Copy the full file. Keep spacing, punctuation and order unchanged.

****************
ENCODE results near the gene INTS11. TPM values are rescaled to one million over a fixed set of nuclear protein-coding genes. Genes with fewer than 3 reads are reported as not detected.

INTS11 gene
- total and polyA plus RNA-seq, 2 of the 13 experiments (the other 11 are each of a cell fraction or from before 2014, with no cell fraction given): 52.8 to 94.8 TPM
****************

ENCODE results near the gene INTS11. TPM values are rescaled to one million over a fixed set of nuclear protein-coding genes. Genes with fewer than 3 reads are reported as not detected.

INTS11 gene
- total and polyA plus RNA-seq, 2 of the 13 experiments (the other 11 are each of a cell fraction or from before 2014, with no cell fraction given): 52.8 to 94.8 TPM